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Himalayan Geology
(Journal)

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Abstract:

Late Pleistocene activity of intrabasinal Bhauwala Thrust (BT), Dehra Dun, NW Himalaya

R. JAYANGONDAPERUMAL1*, SENTHIL KUMAR2, WESNOUSKY, STEVEN G.3, A.K. MAHAJAN1, VIKRAM GUPTA1, B.R. ARORA1, SURESH, N.1 1Wadia Institute of Himalayan Geology, 33, GMS Road, Dehra Dun-248001, India, 2Centre for Earth Sciences, Indian Institute of Science, Bangalore 560012, India 3Center for Neotectonic Studies, University of Nevada, Reno, MS 169, Reno, NV 89557, USA
* Presently at Centre for GeoTechnology, M.S. University, Tirunelveli, Tamilnadu, India Email: ramperu.jayan@gmail.com

The intra-basinal faults located within the ‘duns’ (duns=valley) in NW Himalaya, such as Dehra Dun, Pinjore, and Soan Dun in Himalaya have been largely ignored during evaluation of the Himalayan seismic hazard (Sahni & Khan 1963; Nakata 1972; Malik & Nakata, 2003; Suresh et. al. 2007). To assess the hazard associated with the intra-basinal faults, we conducted studies along a section of ~19 km long Bhauwala thrust (BT) located within the Dehra Dun valley using field observations, shallow seismic profiling, and trenching. Nakata (1972) recognized three late Quaternary Dun surfaces (Higher, Middle and Lower Dun surface) and three fluvial terraces based on
their elevation, degree of dissection, and soil development. Previously mapped Bhauwala thrust (BT) has shown to have cut and displaced the Middle Dun surface of varying age and height preserved within the Dehra Dun valley.

 The BT is well expressed and preserved along its entire length and potential site for shallow seismic profiling and trenching campaign is chosen in combination with field mapping and SRTM (Shuttle Radar Topographic Mission) data analysis. We acquired shallow seismic profiles across a relatively less diffused ~10 m scarp identified near the village of Khanduali (N 3020’55.1", E 7757’09.3") using Multichannel Analysis of surface wave technique with roll along method. Processed shallow seismic profiles show displacement and thrust sense of motion at around ~10 m depth along the down dip section of low angle thrust fault (~30o), however, up dip section of the reflection data record a simple monoclinal warping with no discernible displacement. We placed a trench close to shallow seismic profiles to understand style and recency of earthquake responsible for the deformation observed on the surface. A ~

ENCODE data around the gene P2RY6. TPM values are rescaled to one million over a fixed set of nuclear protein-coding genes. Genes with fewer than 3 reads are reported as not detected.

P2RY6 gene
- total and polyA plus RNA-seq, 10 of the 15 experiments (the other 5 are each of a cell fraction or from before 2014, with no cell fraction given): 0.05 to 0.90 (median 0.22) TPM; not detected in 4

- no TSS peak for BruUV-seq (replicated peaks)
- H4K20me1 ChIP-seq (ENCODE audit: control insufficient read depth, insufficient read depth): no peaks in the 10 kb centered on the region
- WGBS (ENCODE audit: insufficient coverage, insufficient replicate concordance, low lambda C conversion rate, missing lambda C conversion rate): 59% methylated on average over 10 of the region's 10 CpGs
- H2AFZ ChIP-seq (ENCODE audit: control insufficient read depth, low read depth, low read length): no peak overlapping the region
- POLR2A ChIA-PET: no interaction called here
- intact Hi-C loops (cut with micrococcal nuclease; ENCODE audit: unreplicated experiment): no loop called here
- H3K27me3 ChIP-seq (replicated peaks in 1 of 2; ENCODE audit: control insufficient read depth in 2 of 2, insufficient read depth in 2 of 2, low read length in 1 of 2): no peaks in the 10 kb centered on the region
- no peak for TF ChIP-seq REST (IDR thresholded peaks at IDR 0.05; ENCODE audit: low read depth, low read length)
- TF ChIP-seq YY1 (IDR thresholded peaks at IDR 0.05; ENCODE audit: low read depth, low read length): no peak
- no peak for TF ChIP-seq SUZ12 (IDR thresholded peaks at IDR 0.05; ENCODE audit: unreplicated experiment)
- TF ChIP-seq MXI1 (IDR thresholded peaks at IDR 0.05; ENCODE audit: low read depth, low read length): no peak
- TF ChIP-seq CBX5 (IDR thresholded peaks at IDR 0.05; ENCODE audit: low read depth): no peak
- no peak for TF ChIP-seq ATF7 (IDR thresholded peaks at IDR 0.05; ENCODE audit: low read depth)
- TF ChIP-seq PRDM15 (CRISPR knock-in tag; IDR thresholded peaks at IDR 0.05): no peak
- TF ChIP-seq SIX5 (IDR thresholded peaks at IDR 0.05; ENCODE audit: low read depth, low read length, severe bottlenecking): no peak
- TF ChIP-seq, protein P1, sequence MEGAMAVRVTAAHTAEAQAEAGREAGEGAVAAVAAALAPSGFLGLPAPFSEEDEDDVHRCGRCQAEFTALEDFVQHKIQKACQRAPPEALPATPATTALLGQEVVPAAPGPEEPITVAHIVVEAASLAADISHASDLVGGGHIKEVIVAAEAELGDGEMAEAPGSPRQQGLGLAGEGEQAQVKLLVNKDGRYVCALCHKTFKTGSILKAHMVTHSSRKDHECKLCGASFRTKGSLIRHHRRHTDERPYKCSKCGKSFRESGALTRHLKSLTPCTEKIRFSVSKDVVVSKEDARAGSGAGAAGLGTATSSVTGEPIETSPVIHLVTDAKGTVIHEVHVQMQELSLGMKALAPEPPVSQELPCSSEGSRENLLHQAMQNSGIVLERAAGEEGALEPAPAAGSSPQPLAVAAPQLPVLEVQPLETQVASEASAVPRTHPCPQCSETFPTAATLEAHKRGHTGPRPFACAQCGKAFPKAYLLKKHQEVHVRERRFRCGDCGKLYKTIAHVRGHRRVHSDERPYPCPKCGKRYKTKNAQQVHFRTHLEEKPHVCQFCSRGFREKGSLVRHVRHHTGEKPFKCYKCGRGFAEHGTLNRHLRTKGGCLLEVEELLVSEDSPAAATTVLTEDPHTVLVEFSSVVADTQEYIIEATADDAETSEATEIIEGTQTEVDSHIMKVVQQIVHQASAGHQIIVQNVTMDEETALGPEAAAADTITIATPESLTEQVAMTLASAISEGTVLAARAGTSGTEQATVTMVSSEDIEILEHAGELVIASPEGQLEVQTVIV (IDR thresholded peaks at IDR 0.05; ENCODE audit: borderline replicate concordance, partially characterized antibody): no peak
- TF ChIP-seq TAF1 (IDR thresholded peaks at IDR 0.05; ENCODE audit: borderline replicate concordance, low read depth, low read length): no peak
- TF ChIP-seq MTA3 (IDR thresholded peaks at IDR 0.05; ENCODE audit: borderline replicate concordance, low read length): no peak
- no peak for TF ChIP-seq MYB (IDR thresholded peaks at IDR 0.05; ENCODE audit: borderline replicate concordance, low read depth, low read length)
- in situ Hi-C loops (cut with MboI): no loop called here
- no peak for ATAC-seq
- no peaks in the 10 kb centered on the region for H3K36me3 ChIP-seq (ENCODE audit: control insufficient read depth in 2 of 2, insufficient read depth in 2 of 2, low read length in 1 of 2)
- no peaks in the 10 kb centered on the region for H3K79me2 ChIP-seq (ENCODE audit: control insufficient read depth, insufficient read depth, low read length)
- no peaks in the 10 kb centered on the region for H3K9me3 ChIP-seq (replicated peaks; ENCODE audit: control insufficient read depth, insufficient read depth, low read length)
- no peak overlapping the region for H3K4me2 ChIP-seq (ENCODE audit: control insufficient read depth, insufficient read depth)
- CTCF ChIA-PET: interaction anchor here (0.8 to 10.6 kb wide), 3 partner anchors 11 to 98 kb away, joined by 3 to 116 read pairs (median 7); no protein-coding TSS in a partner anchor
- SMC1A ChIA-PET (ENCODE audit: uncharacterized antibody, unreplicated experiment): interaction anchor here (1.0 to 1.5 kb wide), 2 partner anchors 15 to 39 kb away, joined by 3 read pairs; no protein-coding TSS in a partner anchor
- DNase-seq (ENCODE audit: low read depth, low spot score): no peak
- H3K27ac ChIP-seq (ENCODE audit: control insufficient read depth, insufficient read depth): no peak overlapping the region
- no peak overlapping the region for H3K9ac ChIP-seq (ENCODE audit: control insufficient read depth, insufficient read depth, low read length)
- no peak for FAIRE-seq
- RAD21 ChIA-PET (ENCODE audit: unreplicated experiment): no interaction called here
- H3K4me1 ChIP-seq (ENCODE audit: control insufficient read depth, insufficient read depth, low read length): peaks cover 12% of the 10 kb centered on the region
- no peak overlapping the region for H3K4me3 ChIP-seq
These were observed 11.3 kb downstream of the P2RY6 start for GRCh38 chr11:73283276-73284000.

4 m shallow trench exposure show broad warping of the Middle Dun surface with no causative fault seen cutting through the late Quaternary alluvial gravels. Structural relationship and associated stratigraphy exposed in the trench agree well with the interpreted shallow seismic reflection data pertaining to top ~4 m. A radiocarbon sample obtained from the tilted and warped sediments in the trench yields an uncalibrated radiometric age of 25770 + 220 yrs.

An Optically Stimulated Luminescence (OSL) age obtained from the Middle Dun surface sitting on top of the bedrock strath near the eastern extension of BT yields an age of 26.19 + 2.75 kybp, which corresponds to age obtained using radiometric method. The OSL and AMS ages overlap within their respective uncertainty and constrain the age of the last activity and deformation to have occurred post ~26 kybp. Dividing the elevation of the bedrock (40 m) from present river grade by OSL age (26.19+2.75 kybp) yields a maximum vertical uplift rate of 1.4 to 1.7 mm/yr. Other mapped and unmapped intra-basinal faults within Dehra Dun may have contributed towards upliftment of the Dun surfaces and hence the vertical uplift rate inferred from the elevation of the bedrock need to be treated as maximum value. Using the geometry of fault (30o) inferred from shallow seismic profile, we estimate a maximum slip rate ranging from 2.8 to 3.4
mm/yr for this fault.

References

Nakata, T. 1972. Geomorphic History and Crustal movements of the Foot-Hills of the Himalaya, Sci. Reports Tohoku Uni., 7th Series (Geography), 22(1), 40-177. Malik, J. N., Nakata, T. 2003. Active faults and related Late Quaternary deformation along the northwestern Himalayan Frontal Zone, India. Ann. Geophys., 46, 917– 936. Sahni, M.R., Khan, E. 1963. Tectonic features of the area around Pinjaur. Current Science, 32, 77-79. Suresh, N., Bagati, T.N., Kumar, R., Thakur, V.C. 2007. Evolution of Quaternary alluvial fans and terraces in intermontane Pinjaur dun, Sub Himalaya, NW India. Interaction between tectonics and climate change. Sedimentology, 54 (4), doi: 10.111/J.1365 –3091.2007. 00861.X, 809-833.